In my recent overhaul of book collecting, I came across Anna Katharine Green’s The Leavenworth Case.
Just like my other book purchases I’ve featured on this blog, I bought this book solely based on the cover. It does have a little bit of water damage on the endpapers, but that didn’t stop me!
But after looking through it, I have come to love a number of other aspects about it, including the lifelike illustrations dispersed throughout the text.
There’s even an illegible pull out letter sandwiched in the book. I’m not quite sure yet what it’s doing there…I haven’t had a chance to sit down and read the book yet!
But sit down and read it I certainly will. And soon! Turns out, this novel is pretty important in Victorian literature! When I purchased it, I thought, ‘Oh, well, it’s got a pretty neat looking cover, even if I’ve never heard of the author.’ And as I’ve mentioned in a recent post on Nathaniel Hawthorne’s Twice Told Tales, I often search out certain authors first before I move onto cover or copyright date.
The bad thing though, after doing some research, is that everyone should know who Anna Katharine Green is. She is Edgar Allen Poe’s female counterpart, and is considered by many the mother of the American detective novel. There is one other woman who published a nickel and dime detective novel a few years earlier; however, Anna proved to be the better writer. I find it extremely odd that she’s not taught in Literature classes alongside Edgar Allen Poe or even Arthur Conan Doyle! (Edgar Allen Poe’s first mystery, Murders in the Rue Morgue, was published in 1841. Arthur Conan Doyle’s character Sherlock Homes debuted in 1887, nine years after The Leavenworth Case was published.)
Born November 11, 1846, in Brooklyn New York, Anna began writing at an early age, with her father’s work as a lawyer influencing many of her stories.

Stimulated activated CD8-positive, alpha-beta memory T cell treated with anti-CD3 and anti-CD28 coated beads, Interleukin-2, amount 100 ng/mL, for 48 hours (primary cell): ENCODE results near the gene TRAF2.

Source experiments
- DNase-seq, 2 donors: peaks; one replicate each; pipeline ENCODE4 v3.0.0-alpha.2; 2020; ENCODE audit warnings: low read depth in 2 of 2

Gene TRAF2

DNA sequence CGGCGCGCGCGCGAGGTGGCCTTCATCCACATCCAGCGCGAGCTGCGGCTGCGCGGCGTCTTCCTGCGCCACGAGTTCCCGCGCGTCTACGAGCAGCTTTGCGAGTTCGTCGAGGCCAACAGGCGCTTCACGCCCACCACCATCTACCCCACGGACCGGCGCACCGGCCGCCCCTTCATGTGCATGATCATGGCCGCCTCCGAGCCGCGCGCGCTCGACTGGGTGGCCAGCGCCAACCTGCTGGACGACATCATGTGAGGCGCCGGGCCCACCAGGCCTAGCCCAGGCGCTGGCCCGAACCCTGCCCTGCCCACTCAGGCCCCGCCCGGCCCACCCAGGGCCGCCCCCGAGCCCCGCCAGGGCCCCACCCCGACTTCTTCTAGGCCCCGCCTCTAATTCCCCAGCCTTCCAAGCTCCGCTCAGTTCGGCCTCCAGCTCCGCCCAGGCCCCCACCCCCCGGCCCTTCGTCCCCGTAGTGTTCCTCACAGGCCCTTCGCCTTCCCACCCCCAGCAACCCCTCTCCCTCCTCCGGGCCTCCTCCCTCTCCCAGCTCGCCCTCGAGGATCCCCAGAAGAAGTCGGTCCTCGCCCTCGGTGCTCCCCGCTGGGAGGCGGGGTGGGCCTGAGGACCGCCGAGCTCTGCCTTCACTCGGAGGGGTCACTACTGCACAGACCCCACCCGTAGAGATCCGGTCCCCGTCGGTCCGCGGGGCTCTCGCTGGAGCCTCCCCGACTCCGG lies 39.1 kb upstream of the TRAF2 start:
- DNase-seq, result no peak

She graduated from Ripley Female College, in Poultney, Vermont, in 1866 (now Green Mountain College), and published her first novel, The Leavenworth Case, in 1876. Mine is copyrighted 1905 (and you can certainly date it by the illustrations-look at that Gibson girl!)
Anna published several other books and collections of poetry, but her poetry was never as popular as her novels. She did create two noteworthy characters which are rumored to have influenced Edward Stratemeyer’s Nancy Drew and Agatha Christie’s Miss Marple: Violet Strange, the debutante detective, and Amelia Butterworth, the nosy society spinster.
Some critics have stated Anna Katharine Green’s writing is very outdated and hard to read. This is one thing I love about older books-the overly descriptive sentences really shove a reader into the scenery, ultimately playing out like a movie in my mind. The elegant language and social niceties pull me in, but it’s definitely not for everyone!
For all you ipad, kindle, or nook savy people, The Leavenworth Case has been transcribed through Project Gutenburg and can be accessed for free through their website.
Hayes, Dorothy. ‘Anna Katharine Green: “The Mother of the American Mystery Story?”’ Weblog entry. Forgotten Books Archives. 5 October 2012. Web. 5 August 2013 http://www.womenofmystery.net/2012/10/05/anna-katharine-green-the-mother-of-the-american-detective-series/
Merriman, C.D. for Jalic Inc. ‘Anna Katharine Green.’ The Literature Network. 2006. Web. 6 August 2013 http://www.online-literature.com/anna-green/
Shortlidge, Leslie. ‘Just Who Was Anna Katharine Green?’ Weblog entry. Sisters in Crime. 10 September 2010. Web. 5 August 2013 http://sisters-in-crime-sinc.blogspot.com/2010/09/just-who-was-anna-katherine-green.html
Sims, Michael. ‘Introduction.’ Preface. The Leavenworth Case. New York: Penguin, 2010. Print.
Taylor, Art. ‘Review: The Leavenworth Case by Anna Katherine Green.’ Weblog entry. Art & Literature. 9 May 2010. Web. 5 August 2013 http://artandliterature.wordpress.com/2010/05/09/review-the-leavenworth-case/